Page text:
(5 of 5)
Whatever the outcome of the legal proceedings, Hughes will be one of the hottest show-biz properties of 1977. People the world over will be seeing and reading more about Howard Hughes next year than at any time since he was setting new air records and squiring numerous beautiful women in the 1940s and '50s. Warner Bros, is planning to make The Howard Hughes Story, possibly starring Warren Beatty; Universal has an option on The Melvin Dummar Story. NBC, CBS and ABC all are producing specials on Hughes. The British Broadcasting Corp. and CTV are teaming up to produce a 90-minute dramatized documentary. Seven books are in the works, including a William Morrow edition titled His Weird and Wanton Ways: The Secret of Howard Hughes, by Richard Mathison.
For the Phelan book, Random House plans an exceptionally big first printing of 50,000 copies. To the closest aficionados of Hughesiana, large parts of Phelan's book will not be new, and the writing is sometimes flatfooted. But Phelan has unearthed an impressive amount of new material, and the story he tells is suspenseful, sometimes pathetically humorous, and always absorbing.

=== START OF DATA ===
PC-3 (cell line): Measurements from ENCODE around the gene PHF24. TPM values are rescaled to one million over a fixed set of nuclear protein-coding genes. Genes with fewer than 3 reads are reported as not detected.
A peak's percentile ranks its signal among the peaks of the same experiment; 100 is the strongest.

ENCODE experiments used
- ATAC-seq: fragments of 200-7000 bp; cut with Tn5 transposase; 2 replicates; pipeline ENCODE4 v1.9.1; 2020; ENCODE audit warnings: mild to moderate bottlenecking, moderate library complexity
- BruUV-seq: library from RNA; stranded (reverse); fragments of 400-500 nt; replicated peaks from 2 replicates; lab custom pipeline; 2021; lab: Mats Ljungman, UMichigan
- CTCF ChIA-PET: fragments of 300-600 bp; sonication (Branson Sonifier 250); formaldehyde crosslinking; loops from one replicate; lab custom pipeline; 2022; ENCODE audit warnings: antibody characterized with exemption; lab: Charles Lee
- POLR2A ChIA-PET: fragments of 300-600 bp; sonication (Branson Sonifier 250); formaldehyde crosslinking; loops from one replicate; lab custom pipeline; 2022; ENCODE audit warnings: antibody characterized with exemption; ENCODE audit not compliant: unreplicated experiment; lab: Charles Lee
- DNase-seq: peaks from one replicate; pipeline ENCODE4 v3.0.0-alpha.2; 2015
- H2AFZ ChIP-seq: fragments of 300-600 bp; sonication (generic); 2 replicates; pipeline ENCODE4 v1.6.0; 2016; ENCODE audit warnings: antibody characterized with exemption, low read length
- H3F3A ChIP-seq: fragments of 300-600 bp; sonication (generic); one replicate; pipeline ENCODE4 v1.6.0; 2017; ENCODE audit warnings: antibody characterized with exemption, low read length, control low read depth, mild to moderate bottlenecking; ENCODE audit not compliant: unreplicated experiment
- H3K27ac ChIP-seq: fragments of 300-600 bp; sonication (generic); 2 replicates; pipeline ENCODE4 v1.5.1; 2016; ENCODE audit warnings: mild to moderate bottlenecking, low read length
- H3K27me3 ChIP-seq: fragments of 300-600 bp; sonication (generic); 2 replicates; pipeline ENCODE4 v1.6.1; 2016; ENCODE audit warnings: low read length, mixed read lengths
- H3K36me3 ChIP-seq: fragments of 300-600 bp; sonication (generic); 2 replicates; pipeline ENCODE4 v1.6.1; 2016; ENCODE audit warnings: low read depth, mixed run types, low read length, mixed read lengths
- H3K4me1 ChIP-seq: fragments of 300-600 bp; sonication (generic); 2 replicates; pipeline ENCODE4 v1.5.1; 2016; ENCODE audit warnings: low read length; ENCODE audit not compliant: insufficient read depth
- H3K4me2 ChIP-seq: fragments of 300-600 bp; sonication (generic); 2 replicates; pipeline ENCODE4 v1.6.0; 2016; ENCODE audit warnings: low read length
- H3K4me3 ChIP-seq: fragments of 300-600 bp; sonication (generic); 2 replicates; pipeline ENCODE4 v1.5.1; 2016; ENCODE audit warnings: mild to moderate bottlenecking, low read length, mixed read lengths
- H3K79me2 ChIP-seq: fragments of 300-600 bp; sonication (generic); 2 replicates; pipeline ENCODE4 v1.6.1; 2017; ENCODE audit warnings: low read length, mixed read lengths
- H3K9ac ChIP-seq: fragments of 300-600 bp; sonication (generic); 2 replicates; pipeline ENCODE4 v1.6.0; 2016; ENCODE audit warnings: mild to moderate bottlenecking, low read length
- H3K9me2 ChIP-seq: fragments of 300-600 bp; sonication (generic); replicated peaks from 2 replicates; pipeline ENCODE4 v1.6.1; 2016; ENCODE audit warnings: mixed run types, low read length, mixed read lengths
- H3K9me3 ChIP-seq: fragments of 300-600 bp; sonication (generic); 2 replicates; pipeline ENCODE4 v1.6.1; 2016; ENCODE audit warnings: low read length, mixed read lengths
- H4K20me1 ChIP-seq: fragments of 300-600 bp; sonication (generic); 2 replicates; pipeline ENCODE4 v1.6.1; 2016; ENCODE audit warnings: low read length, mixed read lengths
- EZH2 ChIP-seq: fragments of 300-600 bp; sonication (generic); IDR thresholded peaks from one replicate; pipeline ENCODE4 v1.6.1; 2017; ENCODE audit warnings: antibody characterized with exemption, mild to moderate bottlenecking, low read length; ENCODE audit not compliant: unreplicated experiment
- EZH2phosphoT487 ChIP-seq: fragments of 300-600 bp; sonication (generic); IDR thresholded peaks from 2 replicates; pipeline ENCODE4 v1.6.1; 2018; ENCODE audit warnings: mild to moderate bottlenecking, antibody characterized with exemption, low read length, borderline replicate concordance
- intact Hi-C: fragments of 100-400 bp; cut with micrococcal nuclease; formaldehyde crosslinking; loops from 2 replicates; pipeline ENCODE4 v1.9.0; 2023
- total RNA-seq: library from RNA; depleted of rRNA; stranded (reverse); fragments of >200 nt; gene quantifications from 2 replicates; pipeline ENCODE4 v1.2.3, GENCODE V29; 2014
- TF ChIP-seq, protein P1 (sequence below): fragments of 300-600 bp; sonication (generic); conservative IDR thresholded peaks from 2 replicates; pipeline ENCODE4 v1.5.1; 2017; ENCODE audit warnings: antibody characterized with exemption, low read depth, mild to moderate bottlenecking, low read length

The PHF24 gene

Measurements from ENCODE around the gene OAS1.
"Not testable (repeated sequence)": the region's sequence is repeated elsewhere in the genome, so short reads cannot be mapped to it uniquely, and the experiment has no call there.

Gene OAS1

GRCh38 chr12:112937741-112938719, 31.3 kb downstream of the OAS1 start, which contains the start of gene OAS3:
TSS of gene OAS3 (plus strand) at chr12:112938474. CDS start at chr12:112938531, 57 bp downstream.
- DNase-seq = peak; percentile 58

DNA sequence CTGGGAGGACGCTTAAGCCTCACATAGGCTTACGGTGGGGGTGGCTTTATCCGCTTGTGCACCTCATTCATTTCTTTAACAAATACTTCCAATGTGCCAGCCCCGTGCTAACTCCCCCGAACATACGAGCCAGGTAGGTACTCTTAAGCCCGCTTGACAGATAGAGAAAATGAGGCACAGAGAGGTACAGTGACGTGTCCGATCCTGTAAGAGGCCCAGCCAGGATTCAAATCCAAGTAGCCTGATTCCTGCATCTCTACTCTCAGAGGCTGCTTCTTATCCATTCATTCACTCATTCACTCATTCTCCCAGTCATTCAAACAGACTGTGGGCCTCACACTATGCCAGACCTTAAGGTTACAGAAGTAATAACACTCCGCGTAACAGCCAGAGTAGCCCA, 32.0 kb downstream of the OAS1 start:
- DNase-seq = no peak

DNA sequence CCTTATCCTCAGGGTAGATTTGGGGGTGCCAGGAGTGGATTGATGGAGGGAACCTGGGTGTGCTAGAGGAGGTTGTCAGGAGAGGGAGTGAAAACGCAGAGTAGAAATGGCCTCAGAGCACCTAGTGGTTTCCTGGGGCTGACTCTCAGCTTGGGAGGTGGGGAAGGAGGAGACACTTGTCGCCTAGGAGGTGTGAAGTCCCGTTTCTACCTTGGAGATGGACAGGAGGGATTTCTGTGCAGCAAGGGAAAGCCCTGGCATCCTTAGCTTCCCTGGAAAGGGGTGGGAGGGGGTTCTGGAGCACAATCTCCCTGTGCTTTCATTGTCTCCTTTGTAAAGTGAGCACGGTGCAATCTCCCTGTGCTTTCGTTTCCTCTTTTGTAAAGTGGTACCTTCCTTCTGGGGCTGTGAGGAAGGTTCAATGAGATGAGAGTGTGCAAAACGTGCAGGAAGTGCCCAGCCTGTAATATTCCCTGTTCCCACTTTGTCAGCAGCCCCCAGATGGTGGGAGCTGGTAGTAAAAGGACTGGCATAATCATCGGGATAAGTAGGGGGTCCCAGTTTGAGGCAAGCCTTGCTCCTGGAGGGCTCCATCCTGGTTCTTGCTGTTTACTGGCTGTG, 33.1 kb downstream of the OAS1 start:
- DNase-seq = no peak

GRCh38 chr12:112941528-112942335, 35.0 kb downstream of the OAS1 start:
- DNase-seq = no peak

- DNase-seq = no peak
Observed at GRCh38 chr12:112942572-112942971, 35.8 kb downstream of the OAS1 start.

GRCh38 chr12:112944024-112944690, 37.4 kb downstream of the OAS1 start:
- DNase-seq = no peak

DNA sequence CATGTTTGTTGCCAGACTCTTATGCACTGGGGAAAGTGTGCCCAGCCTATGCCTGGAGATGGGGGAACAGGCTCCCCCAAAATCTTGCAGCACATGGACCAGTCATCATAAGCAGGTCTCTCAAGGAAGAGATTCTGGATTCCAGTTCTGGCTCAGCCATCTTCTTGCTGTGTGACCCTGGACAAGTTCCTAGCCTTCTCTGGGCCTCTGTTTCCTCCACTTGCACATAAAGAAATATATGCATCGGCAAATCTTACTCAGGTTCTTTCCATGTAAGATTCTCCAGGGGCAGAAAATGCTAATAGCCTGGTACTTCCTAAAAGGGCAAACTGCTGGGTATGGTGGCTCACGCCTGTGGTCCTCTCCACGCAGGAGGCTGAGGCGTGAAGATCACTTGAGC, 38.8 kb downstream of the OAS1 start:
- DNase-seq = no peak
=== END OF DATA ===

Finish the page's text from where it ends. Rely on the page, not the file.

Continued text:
In his prime, Hughes was the archetypal American hero —the daring aviator and indefatigable tinkerer who spurred science to new horizons. He owned one of the most crucial defense firms in the U.S. (Hughes Aircraft), a flag-carrying airline (TWA) and myriad companies whose prosperity guaranteed the welfare of dozens of communities. Even during the hidden penthouse years, Hughes exercised great influence at the highest levels of Government. As he wasted away in the Desert Inn, the CIA used him for a cover in an operation fraught with serious international repercussions.
The circumstances of his last years and his death require clarification. In his book, Phelan makes no claim to have uncovered the whole truth. But he has made a beginning.